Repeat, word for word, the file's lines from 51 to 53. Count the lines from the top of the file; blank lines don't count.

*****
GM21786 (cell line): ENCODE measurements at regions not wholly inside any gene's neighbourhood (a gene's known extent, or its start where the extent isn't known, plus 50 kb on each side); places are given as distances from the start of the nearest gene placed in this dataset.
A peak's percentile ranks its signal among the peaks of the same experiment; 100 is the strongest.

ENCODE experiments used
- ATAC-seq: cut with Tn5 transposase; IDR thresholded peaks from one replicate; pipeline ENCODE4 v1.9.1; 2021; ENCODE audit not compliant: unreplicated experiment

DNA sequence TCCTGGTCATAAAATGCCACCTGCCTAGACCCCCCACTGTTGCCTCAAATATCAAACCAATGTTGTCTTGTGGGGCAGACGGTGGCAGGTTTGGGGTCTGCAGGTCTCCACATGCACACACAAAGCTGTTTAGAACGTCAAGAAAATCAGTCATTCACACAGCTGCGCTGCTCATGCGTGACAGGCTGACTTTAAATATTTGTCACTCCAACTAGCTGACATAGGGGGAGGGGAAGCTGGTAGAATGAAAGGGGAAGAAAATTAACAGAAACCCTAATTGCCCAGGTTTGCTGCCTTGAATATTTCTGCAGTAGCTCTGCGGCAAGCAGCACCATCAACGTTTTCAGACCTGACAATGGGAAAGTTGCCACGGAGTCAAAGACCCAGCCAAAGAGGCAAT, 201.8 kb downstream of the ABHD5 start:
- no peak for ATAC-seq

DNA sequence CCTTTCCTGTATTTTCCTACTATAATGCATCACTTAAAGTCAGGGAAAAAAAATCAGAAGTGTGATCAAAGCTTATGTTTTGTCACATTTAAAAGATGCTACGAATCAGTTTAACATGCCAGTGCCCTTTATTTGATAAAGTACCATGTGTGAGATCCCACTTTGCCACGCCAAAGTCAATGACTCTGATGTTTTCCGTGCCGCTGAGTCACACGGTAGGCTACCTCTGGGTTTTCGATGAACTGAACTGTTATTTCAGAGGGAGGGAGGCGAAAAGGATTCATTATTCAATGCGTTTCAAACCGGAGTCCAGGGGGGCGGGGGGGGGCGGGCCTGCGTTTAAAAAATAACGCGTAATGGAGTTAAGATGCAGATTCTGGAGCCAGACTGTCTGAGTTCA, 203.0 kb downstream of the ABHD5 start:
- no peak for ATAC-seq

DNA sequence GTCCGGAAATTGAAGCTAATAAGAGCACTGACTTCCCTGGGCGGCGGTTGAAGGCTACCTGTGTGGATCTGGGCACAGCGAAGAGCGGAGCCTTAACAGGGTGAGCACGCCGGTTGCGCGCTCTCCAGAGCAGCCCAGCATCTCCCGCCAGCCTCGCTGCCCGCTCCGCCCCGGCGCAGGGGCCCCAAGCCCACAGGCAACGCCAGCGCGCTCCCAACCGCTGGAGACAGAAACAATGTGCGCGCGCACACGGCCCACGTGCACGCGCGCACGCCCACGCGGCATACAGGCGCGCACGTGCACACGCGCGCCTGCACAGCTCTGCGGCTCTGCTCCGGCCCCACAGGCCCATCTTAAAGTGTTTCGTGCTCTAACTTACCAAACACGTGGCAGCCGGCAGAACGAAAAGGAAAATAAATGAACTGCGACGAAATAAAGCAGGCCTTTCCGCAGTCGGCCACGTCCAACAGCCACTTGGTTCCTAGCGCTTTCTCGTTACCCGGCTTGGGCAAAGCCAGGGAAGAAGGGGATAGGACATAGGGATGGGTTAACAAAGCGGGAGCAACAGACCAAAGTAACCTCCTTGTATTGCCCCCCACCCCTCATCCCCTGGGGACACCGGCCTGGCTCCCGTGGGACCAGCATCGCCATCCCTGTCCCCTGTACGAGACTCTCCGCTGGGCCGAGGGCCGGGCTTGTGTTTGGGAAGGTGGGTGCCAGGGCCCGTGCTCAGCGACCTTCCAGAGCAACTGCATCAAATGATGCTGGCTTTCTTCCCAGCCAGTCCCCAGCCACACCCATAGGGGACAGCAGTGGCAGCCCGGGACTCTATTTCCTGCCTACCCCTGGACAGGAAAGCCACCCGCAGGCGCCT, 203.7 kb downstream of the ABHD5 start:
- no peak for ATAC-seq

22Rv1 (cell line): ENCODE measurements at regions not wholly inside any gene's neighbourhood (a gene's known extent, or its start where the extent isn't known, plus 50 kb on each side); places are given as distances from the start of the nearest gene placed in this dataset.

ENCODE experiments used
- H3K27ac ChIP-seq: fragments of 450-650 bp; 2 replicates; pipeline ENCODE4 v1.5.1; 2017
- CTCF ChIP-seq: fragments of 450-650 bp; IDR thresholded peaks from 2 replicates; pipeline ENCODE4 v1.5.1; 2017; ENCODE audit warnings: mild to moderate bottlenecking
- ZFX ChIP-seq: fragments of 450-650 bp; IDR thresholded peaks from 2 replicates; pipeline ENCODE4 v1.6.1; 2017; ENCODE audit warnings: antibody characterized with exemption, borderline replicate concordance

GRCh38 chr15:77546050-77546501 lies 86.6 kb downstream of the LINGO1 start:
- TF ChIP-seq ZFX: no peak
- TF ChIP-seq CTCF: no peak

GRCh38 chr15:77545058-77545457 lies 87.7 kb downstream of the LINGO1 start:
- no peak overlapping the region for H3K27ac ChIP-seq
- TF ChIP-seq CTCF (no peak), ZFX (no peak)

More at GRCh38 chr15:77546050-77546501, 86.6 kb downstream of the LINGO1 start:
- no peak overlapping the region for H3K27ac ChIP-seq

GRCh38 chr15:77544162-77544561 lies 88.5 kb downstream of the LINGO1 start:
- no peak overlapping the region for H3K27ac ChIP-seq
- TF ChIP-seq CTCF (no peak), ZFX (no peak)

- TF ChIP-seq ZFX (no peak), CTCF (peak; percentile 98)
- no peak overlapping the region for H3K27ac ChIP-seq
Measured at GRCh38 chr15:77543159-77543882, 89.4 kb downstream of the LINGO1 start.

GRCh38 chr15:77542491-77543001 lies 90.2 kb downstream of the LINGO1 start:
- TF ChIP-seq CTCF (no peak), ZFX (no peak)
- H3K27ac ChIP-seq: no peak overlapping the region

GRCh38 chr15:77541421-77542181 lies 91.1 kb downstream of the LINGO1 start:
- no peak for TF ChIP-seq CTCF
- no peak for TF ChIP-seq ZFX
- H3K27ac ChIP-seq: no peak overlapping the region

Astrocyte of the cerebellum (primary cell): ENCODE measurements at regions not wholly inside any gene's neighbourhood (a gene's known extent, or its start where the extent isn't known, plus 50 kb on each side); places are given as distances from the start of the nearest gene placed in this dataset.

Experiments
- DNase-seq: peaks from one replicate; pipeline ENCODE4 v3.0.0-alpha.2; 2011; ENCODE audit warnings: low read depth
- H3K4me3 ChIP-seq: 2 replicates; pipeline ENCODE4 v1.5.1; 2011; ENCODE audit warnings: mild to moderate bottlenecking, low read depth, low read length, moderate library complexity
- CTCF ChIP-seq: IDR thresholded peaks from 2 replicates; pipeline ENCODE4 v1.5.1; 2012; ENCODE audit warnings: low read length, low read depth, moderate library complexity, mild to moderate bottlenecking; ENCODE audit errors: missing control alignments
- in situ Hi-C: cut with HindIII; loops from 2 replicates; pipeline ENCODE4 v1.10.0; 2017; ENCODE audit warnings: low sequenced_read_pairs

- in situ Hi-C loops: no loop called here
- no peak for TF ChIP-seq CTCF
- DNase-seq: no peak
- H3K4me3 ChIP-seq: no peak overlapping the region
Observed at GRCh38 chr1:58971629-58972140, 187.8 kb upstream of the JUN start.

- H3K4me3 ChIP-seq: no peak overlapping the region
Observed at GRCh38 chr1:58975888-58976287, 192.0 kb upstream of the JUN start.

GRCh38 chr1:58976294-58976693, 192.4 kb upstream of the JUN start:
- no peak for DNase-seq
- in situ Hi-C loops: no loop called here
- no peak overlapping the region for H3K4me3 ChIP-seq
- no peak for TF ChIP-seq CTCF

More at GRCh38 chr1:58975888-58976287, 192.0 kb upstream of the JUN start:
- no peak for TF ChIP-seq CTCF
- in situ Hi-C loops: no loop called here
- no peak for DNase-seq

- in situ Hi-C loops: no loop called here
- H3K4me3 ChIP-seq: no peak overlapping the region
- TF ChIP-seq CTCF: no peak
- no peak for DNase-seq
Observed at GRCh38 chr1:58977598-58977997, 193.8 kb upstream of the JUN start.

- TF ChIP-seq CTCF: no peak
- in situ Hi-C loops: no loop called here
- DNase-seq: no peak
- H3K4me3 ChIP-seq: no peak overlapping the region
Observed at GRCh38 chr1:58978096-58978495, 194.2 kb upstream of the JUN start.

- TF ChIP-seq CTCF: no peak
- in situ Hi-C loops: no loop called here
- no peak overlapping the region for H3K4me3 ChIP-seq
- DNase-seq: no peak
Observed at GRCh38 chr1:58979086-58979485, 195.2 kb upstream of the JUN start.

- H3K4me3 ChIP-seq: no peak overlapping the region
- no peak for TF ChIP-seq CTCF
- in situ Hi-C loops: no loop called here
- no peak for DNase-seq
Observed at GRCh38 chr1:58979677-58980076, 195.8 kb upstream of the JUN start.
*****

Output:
- no peak for DNase-seq
- in situ Hi-C loops: no loop called here
- no peak overlapping the region for H3K4me3 ChIP-seq